Alopecia as a systemic disease

Sonali Nanda, Valeria De Bedout, Mariya Miteva

Research output: Contribution to journalArticle

Abstract

Alopecia is a skin condition of great social and psychologic impact. Primary alopecia originates from the hair follicles and usually does not have systemic manifestations; however, secondary alopecia can affect the hair follicles in the setting of systemic diseases, medications, and external trauma. Connective tissue diseases, granulomatous diseases, bullous diseases, infections, and tumors are some of the systemic diseases that will be covered in this review. Trichoscopy is a useful noninvasive tool that can help with the diagnosis in the office and can guide the selection of the optimal site for the scalp biopsy. Histopathology is the ultimate tool for the diagnosis in most cases of secondary alopecia and can be performed on vertical and horizontal sections. In most cases, treating the underlying condition is the single most important strategy, but topical treatments for the alopecia are also applied.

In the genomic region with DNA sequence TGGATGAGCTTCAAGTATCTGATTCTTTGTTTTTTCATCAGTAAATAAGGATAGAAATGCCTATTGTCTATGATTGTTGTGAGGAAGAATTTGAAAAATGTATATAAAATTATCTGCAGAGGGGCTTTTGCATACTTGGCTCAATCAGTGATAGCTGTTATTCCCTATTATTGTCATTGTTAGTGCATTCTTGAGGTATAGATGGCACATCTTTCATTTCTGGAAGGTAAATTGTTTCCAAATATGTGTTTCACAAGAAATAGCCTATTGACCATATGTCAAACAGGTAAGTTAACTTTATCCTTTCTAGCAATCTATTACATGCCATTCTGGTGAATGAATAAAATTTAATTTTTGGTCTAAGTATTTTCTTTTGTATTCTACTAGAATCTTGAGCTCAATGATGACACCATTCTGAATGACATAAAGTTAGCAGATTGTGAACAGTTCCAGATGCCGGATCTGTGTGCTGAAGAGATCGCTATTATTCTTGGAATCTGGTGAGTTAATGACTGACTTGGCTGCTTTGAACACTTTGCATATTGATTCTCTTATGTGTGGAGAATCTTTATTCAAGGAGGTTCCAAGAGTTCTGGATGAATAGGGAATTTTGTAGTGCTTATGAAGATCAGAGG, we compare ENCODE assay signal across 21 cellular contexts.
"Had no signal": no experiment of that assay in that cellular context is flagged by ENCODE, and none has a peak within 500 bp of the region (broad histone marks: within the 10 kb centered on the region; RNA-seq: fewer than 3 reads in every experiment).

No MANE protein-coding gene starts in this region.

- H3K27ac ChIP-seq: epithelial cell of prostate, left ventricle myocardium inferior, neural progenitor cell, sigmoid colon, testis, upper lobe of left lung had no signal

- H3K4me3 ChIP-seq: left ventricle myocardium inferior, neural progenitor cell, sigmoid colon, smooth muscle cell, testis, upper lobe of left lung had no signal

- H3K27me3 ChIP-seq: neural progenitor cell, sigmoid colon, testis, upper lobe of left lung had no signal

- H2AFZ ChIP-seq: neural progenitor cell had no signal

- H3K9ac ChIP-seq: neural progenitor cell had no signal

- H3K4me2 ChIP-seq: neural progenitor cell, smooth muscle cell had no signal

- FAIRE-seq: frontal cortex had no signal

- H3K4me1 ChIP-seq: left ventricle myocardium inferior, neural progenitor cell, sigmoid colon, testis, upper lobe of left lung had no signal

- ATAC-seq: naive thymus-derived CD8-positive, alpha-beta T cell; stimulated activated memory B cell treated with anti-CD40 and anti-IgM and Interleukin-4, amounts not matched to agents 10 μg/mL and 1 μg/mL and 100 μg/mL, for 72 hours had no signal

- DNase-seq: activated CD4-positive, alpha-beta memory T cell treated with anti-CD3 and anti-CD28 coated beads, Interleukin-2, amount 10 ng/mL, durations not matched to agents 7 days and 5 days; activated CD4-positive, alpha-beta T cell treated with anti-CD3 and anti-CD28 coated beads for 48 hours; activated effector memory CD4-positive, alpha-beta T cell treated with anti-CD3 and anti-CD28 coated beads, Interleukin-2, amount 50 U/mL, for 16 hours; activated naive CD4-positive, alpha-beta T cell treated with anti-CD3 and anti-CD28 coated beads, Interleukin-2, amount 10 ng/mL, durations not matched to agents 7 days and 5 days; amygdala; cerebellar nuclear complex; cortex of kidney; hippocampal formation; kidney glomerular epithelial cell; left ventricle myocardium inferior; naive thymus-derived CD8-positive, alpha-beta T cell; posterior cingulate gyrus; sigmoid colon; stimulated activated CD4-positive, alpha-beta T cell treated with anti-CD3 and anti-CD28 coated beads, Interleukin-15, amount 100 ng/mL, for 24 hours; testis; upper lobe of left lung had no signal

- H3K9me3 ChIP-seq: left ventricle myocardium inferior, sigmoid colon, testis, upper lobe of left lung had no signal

Original languageEnglish (US)
Pages (from-to)618-628
Number of pages11
JournalClinics in Dermatology
Volume37
Issue number6
DOIs
StatePublished - Nov 1 2019

ASJC Scopus subject areas

  • Dermatology

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